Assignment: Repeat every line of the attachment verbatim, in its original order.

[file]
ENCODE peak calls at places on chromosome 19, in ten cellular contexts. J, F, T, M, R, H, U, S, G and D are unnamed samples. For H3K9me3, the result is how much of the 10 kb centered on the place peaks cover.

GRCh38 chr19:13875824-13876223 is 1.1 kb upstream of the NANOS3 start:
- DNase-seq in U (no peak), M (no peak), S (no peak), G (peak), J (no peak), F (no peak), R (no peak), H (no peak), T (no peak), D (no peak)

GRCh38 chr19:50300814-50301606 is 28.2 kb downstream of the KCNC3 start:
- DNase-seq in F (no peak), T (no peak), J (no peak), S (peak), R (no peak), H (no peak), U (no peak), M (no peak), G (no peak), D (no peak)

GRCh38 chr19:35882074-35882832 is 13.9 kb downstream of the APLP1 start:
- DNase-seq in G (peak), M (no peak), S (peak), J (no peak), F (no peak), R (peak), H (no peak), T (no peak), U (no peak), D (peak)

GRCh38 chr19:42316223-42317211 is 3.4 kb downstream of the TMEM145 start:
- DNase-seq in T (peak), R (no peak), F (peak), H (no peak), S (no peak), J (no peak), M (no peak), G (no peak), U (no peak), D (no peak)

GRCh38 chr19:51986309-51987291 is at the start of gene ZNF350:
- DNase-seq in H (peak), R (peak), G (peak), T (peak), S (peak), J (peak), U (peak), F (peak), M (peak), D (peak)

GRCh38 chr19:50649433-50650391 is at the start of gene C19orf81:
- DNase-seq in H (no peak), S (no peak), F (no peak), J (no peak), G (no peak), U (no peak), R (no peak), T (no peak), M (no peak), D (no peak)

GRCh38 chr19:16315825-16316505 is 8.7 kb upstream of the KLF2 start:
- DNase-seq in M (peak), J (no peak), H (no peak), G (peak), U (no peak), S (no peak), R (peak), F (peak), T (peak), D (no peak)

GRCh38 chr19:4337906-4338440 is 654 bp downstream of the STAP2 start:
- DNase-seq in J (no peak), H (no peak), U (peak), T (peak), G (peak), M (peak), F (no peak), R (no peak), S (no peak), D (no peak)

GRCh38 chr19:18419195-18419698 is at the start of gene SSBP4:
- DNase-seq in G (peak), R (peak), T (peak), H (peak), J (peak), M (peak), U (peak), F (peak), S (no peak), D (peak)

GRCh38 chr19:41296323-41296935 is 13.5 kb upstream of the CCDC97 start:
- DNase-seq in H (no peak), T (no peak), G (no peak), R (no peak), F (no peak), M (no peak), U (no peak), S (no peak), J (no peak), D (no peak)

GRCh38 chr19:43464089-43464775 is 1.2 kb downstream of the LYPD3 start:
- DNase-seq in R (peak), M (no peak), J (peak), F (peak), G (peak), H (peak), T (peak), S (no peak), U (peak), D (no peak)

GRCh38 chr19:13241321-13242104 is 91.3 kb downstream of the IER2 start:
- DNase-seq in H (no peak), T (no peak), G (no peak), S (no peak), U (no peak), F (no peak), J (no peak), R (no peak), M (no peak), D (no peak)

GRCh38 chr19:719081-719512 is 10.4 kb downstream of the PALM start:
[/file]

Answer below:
ENCODE peak calls at places on chromosome 19, in ten cellular contexts. J, F, T, M, R, H, U, S, G and D are unnamed samples. For H3K9me3, the result is how much of the 10 kb centered on the place peaks cover.

GRCh38 chr19:13875824-13876223 is 1.1 kb upstream of the NANOS3 start:
- DNase-seq in U (no peak), M (no peak), S (no peak), G (peak), J (no peak), F (no peak), R (no peak), H (no peak), T (no peak), D (no peak)

GRCh38 chr19:50300814-50301606 is 28.2 kb downstream of the KCNC3 start:
- DNase-seq in F (no peak), T (no peak), J (no peak), S (peak), R (no peak), H (no peak), U (no peak), M (no peak), G (no peak), D (no peak)

GRCh38 chr19:35882074-35882832 is 13.9 kb downstream of the APLP1 start:
- DNase-seq in G (peak), M (no peak), S (peak), J (no peak), F (no peak), R (peak), H (no peak), T (no peak), U (no peak), D (peak)

GRCh38 chr19:42316223-42317211 is 3.4 kb downstream of the TMEM145 start:
- DNase-seq in T (peak), R (no peak), F (peak), H (no peak), S (no peak), J (no peak), M (no peak), G (no peak), U (no peak), D (no peak)

GRCh38 chr19:51986309-51987291 is at the start of gene ZNF350:
- DNase-seq in H (peak), R (peak), G (peak), T (peak), S (peak), J (peak), U (peak), F (peak), M (peak), D (peak)

GRCh38 chr19:50649433-50650391 is at the start of gene C19orf81:
- DNase-seq in H (no peak), S (no peak), F (no peak), J (no peak), G (no peak), U (no peak), R (no peak), T (no peak), M (no peak), D (no peak)

GRCh38 chr19:16315825-16316505 is 8.7 kb upstream of the KLF2 start:
- DNase-seq in M (peak), J (no peak), H (no peak), G (peak), U (no peak), S (no peak), R (peak), F (peak), T (peak), D (no peak)

GRCh38 chr19:4337906-4338440 is 654 bp downstream of the STAP2 start:
- DNase-seq in J (no peak), H (no peak), U (peak), T (peak), G (peak), M (peak), F (no peak), R (no peak), S (no peak), D (no peak)

GRCh38 chr19:18419195-18419698 is at the start of gene SSBP4:
- DNase-seq in G (peak), R (peak), T (peak), H (peak), J (peak), M (peak), U (peak), F (peak), S (no peak), D (peak)

GRCh38 chr19:41296323-41296935 is 13.5 kb upstream of the CCDC97 start:
- DNase-seq in H (no peak), T (no peak), G (no peak), R (no peak), F (no peak), M (no peak), U (no peak), S (no peak), J (no peak), D (no peak)

GRCh38 chr19:43464089-43464775 is 1.2 kb downstream of the LYPD3 start:
- DNase-seq in R (peak), M (no peak), J (peak), F (peak), G (peak), H (peak), T (peak), S (no peak), U (peak), D (no peak)

GRCh38 chr19:13241321-13242104 is 91.3 kb downstream of the IER2 start:
- DNase-seq in H (no peak), T (no peak), G (no peak), S (no peak), U (no peak), F (no peak), J (no peak), R (no peak), M (no peak), D (no peak)

GRCh38 chr19:719081-719512 is 10.4 kb downstream of the PALM start: